Gamers today complain about $60 console titles or free-to-play extravaganzas that wind up costing an arm and a leg, but there was a time when gaming was really expensive: 1982.
Sure, those were the days when games cost a quarter to play, but according to the guys who were behind some of those hit games, consumers were paying a lot of money.
"Those games were the most expensive ever to play," said Mark Cerny at today's DICE panel, "A Renaissance of Gaming." "You paid 25 cents for a few minutes. The expectation today is that games are free or they cost $60 for many hours of play."
Cerny began his career at Atari in 1982, and wrote hit game Marble Madness. Most recently, he was lead architect of PlayStation 4 and director of Knack. He was speaking at DICE on a panel with Eugene Jarvis, creator of Williams' seminal arcade hit Defender, which he said lasted just over 30 seconds per play when it was first tested.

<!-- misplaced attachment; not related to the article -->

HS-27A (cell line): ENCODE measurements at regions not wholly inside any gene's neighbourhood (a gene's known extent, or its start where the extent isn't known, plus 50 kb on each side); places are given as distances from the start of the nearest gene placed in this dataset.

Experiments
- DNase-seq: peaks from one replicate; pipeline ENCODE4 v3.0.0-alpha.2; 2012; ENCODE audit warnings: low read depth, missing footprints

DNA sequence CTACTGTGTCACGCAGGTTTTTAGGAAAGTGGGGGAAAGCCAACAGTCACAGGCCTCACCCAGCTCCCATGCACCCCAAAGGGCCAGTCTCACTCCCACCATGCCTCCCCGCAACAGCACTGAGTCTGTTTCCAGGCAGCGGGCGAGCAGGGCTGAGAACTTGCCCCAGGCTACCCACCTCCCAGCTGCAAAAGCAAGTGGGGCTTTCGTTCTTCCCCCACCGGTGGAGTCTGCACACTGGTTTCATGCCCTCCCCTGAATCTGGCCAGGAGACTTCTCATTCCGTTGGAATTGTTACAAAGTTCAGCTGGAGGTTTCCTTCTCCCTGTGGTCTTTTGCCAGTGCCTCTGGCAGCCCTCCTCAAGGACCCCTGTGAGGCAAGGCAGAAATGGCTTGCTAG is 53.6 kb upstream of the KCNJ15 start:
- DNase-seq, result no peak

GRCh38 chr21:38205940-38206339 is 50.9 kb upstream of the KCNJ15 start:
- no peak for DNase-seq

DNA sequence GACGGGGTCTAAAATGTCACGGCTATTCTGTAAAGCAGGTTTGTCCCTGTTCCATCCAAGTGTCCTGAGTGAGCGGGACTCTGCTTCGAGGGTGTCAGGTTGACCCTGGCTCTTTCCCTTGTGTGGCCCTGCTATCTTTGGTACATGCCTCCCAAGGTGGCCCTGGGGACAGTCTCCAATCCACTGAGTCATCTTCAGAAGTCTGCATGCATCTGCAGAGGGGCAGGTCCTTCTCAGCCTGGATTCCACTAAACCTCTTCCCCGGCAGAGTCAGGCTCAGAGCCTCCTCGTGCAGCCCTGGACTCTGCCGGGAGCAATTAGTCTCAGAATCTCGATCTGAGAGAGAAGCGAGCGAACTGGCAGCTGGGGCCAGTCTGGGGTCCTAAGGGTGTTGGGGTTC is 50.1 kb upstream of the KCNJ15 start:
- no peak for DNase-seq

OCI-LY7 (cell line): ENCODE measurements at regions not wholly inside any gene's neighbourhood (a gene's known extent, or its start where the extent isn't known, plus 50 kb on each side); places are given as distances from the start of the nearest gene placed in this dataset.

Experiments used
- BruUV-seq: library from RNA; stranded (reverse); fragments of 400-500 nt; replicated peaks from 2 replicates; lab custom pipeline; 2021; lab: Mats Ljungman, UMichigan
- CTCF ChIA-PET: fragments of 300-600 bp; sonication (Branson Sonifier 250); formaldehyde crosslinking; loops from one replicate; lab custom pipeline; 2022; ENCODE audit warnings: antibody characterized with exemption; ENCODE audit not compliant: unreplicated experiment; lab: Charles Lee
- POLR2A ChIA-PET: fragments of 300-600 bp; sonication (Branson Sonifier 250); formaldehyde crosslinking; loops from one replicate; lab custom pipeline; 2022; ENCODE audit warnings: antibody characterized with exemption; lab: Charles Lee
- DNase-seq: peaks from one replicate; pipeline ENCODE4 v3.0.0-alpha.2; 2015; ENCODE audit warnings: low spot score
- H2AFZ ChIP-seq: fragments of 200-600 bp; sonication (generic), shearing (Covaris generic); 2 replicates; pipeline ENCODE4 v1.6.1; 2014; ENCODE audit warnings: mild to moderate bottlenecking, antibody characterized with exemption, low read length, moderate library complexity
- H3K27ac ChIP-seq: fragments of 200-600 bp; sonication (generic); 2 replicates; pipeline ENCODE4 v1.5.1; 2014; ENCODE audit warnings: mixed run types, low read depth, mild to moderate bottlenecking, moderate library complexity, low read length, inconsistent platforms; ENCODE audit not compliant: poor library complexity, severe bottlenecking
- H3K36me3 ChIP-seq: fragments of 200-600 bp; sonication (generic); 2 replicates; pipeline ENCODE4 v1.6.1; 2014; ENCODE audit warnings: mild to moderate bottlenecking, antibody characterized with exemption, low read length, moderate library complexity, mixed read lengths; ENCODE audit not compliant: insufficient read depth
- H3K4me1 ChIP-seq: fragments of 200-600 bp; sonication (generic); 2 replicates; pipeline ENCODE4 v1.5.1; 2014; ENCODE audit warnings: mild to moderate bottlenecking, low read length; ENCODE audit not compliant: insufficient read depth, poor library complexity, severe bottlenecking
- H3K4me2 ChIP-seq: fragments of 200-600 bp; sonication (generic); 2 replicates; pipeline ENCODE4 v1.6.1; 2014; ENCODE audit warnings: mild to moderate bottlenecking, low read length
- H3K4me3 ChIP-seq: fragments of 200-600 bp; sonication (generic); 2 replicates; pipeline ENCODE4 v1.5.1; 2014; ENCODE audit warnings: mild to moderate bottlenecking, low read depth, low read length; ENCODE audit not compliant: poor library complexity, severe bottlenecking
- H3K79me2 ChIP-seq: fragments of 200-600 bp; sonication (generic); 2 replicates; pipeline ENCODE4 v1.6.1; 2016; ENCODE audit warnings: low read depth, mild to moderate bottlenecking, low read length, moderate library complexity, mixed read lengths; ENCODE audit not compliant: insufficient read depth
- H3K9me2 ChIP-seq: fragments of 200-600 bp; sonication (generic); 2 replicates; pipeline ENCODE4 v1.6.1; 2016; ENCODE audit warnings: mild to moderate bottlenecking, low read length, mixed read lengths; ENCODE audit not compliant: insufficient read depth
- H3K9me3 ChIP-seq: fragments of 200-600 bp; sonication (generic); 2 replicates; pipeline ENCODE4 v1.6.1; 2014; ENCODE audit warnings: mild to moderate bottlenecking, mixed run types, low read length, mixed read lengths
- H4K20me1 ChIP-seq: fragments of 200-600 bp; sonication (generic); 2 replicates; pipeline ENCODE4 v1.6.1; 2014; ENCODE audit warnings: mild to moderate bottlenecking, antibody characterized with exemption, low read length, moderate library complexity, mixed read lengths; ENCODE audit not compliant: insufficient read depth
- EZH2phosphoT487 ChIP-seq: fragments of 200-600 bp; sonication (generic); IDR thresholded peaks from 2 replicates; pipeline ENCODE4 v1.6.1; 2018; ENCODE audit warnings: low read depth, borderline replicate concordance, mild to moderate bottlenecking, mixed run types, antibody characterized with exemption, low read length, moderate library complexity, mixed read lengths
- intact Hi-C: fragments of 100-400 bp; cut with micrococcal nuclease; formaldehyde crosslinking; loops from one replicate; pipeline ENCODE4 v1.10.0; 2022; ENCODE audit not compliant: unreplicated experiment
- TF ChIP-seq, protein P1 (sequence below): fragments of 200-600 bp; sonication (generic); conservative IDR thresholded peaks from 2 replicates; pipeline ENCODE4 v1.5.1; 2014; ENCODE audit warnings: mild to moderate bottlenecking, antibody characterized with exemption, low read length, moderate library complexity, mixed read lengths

The early days of arcades are viewed today as a golden era of creative freedom and business derring-do. But Cerny said that the economics of arcade design were tough, demanding that games were designed to be played short and often.
He said that an arcade machine buyer would expect 20,000 plays from each machine before it could reasonably be deemed profitable. Games that lasted more than two and a half minutes in testing were judged way too long and likely to turn a loss.
"It might look today just like indie development, with one programmer working on a game," he said. "But the financial commitment was huge. We had to go through a brutal approval process."
Much of the investment went into expensive hardware, with each arcade game built to a custom design, right down to the screen and even the wiring. "It was a million dollar project," he said.
But he added that he misses the open field available to game designers in those days. "There are hundreds of thousands of games on the App Store today. Then, you could make a game and have maybe two or three direct competitors."